A recent McKinsey Global Institute research paper states that in the post-Covid workplace, the need for manual and physical skills for employability, as well as basic cognitive ones, will decline, but demand for technological, social and emotional, and higher cognitive skills will grow.
The research identified a set of 56 foundational skills that will benefit all citizens and showed that higher proficiency in these skills is already associated with a higher likelihood of employability, higher incomes, and job satisfaction. Divided into four categories and 13 skill groups, these skills have been defined as:
1. Cognitive skills – Critical thinking, Planning and ways of working, Communication, Mental Flexibility
2. Interpersonal skills – Mobilising systems, Developing relationships, Teamwork effectiveness
3. Self-leadership – Self-awareness and self-management, Entrepreneurship, Goals achievement
4. Digital – Digital fluency and citizenship, Software use and development, Understanding digital systems
World over, governments, academia, businesses, policy makers, civil society, individuals and other stakeholders recognise that developing these skills are as important as developing academic capability, but there is some confusion about devising curricula to teach what is not defined. Therefore, more attention on developing modules to impart these skills is not merely necessary, but imperative as well.
Life Skills Collaborative has been focused on developing assessment tools to impart these necessary skills on adolescents for their future readiness. Our assessment tools are not only tailored according to different contexts and needs, they also measure the readiness of the education system for the life skills interventions.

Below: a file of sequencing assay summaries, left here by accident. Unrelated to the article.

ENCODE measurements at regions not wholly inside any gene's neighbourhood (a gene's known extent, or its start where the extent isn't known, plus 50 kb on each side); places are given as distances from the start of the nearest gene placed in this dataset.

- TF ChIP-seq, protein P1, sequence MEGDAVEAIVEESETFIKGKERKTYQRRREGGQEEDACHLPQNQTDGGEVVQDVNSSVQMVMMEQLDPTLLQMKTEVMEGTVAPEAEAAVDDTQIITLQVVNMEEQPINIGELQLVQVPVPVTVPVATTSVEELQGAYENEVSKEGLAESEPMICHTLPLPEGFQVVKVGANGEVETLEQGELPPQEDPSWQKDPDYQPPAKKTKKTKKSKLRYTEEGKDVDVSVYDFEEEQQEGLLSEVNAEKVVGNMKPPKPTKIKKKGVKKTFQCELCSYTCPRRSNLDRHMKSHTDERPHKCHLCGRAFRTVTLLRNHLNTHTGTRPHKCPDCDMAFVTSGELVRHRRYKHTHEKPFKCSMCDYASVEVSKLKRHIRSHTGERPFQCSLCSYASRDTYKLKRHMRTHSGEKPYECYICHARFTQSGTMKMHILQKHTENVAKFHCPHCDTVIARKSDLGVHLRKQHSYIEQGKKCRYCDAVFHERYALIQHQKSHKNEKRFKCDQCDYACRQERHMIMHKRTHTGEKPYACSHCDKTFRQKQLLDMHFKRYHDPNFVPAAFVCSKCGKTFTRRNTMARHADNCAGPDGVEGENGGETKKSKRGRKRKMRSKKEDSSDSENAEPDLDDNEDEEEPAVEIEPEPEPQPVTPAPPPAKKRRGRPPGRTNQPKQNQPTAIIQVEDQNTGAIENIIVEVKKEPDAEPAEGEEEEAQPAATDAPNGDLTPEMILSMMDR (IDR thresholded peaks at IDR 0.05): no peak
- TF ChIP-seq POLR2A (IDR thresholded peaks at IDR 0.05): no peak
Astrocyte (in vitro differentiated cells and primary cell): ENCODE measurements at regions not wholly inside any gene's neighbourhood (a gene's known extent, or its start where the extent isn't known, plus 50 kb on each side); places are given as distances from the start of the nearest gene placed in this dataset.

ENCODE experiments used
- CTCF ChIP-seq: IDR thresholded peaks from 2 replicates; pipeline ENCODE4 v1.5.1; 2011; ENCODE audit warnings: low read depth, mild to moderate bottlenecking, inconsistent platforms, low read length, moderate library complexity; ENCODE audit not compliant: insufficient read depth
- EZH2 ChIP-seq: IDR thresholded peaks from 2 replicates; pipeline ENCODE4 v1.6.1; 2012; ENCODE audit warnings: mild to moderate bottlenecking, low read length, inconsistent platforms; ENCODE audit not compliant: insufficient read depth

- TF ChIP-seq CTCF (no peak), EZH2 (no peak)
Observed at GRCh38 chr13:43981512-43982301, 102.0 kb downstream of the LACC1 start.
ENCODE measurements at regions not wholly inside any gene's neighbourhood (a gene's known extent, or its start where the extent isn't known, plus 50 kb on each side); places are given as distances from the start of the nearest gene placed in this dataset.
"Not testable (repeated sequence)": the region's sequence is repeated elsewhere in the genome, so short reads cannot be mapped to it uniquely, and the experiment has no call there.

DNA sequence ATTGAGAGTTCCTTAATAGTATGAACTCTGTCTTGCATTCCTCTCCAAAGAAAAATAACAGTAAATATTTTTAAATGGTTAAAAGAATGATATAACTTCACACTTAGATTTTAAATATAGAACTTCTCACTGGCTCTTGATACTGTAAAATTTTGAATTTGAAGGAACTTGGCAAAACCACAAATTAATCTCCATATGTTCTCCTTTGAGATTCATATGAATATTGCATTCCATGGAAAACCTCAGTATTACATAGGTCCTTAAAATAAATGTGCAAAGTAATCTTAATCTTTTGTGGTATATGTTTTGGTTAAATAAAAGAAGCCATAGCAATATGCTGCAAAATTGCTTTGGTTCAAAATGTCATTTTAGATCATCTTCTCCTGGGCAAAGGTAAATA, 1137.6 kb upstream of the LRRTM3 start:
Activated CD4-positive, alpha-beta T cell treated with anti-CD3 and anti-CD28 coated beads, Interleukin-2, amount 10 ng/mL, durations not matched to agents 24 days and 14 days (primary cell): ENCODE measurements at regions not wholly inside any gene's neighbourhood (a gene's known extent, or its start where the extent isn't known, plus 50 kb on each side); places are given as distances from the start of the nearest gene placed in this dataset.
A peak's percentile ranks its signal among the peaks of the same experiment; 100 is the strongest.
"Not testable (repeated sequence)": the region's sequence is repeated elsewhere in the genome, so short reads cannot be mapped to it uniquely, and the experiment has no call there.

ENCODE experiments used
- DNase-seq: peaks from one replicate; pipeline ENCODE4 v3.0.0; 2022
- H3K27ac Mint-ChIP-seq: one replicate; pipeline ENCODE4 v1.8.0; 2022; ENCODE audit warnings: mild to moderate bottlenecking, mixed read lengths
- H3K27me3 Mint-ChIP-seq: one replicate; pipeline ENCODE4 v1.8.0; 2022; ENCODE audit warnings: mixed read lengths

Developing a workplace-ready workforce in India
For India, with more than 41% of its 1.39 billion population below the age group of 18 years, the need to increase employment-ready skills is critical.
Even before the pandemic, India’s demographic dividend of a ‘young workforce’ was only a numerical strength. A vast majority of Indian youth have no clear professional knowledge, little understanding of career options and very few hard skills and competencies. Surveys have shown that they are deficient in soft skills required for employability such as communication, decision making capabilities, workplace ethics and attitudes, relationship building capacities, team spirit and leadership skills.
Equipping this budding workforce with not merely all of the above-mentioned skills, but also the mechanisms to work in a post -Covid environment can be a huge challenge. More so, in the absence of a youth-centric Life Skills development framework.
India must roll out a formal Life Skills development curriculum for its young people. The framework for this must include physical health and hygiene, mental well-being, character development, social relationships, professional development, social contribution, financial literacy, crisis management, empathy and domain knowledge. The methodology for imparting these skills should ideally be experiential for it to have lasting impact. Role play, games, debates, life-like situation analysis sessions and other such proven methodologies can make it possible for young India to learn skills that will increase their readiness to join the workforce of the future.
"The educational systems should rely on three solid foundations: enhancing values, life skills, and formal educational curriculum. Each of these bases completes the other, none of them can stand on its own. "